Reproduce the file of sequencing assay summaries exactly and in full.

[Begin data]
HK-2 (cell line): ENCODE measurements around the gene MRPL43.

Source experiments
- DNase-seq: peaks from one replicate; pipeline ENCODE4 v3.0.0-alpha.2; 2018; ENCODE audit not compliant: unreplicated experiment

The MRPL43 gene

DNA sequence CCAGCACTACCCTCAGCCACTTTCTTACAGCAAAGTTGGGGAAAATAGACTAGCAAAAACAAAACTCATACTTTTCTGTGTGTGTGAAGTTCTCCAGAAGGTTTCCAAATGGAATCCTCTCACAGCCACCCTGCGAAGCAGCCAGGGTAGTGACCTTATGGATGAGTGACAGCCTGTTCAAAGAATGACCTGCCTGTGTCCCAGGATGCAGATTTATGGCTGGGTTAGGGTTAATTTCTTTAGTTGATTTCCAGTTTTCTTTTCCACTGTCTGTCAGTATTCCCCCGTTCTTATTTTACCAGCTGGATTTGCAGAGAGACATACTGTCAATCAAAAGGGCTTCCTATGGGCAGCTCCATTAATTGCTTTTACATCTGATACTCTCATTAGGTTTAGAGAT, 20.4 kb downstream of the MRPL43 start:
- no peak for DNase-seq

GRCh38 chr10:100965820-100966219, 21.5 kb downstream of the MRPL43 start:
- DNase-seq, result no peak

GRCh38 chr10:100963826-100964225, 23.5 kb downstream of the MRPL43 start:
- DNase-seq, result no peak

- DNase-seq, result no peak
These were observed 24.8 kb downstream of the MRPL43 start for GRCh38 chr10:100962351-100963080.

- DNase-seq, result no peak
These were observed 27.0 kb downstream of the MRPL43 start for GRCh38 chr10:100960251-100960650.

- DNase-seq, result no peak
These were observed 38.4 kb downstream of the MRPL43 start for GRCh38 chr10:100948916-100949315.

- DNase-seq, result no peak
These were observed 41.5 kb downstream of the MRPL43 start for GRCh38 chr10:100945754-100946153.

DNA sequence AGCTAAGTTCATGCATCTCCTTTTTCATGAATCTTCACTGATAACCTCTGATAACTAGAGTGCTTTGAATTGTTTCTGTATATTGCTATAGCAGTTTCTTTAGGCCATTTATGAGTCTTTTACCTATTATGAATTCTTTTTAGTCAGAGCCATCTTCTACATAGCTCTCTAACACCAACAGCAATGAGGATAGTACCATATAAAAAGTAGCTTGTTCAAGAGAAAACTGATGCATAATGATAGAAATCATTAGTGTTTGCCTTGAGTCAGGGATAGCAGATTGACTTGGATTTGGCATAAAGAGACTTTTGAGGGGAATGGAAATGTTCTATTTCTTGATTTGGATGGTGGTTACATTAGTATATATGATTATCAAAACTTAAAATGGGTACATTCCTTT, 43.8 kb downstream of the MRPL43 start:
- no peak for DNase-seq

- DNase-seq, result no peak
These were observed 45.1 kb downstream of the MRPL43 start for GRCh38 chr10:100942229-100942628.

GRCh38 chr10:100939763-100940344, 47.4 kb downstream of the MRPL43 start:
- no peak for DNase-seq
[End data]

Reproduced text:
HK-2 (cell line): ENCODE measurements around the gene MRPL43.

Source experiments
- DNase-seq: peaks from one replicate; pipeline ENCODE4 v3.0.0-alpha.2; 2018; ENCODE audit not compliant: unreplicated experiment

The MRPL43 gene

DNA sequence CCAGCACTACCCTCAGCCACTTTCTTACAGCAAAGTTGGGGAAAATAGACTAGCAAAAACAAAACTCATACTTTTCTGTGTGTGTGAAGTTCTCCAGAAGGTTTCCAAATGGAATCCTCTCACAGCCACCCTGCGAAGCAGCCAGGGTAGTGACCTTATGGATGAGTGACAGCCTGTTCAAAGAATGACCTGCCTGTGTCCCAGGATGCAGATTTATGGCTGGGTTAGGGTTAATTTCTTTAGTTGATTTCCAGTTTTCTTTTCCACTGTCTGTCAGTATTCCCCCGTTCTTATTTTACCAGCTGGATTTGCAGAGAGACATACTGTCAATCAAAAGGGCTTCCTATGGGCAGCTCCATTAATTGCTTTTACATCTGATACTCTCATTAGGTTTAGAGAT, 20.4 kb downstream of the MRPL43 start:
- no peak for DNase-seq

GRCh38 chr10:100965820-100966219, 21.5 kb downstream of the MRPL43 start:
- DNase-seq, result no peak

GRCh38 chr10:100963826-100964225, 23.5 kb downstream of the MRPL43 start:
- DNase-seq, result no peak

- DNase-seq, result no peak
These were observed 24.8 kb downstream of the MRPL43 start for GRCh38 chr10:100962351-100963080.

- DNase-seq, result no peak
These were observed 27.0 kb downstream of the MRPL43 start for GRCh38 chr10:100960251-100960650.

- DNase-seq, result no peak
These were observed 38.4 kb downstream of the MRPL43 start for GRCh38 chr10:100948916-100949315.

- DNase-seq, result no peak
These were observed 41.5 kb downstream of the MRPL43 start for GRCh38 chr10:100945754-100946153.

DNA sequence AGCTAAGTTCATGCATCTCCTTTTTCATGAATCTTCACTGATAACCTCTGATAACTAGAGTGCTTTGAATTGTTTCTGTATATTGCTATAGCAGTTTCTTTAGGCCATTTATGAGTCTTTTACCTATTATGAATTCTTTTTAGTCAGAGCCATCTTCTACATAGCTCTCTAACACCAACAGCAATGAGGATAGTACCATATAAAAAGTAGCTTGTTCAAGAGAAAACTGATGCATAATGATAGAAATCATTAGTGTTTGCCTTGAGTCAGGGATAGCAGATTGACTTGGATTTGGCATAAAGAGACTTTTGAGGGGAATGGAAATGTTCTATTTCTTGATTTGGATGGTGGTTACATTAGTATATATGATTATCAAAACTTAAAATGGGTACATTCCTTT, 43.8 kb downstream of the MRPL43 start:
- no peak for DNase-seq

- DNase-seq, result no peak
These were observed 45.1 kb downstream of the MRPL43 start for GRCh38 chr10:100942229-100942628.

GRCh38 chr10:100939763-100940344, 47.4 kb downstream of the MRPL43 start:
- no peak for DNase-seq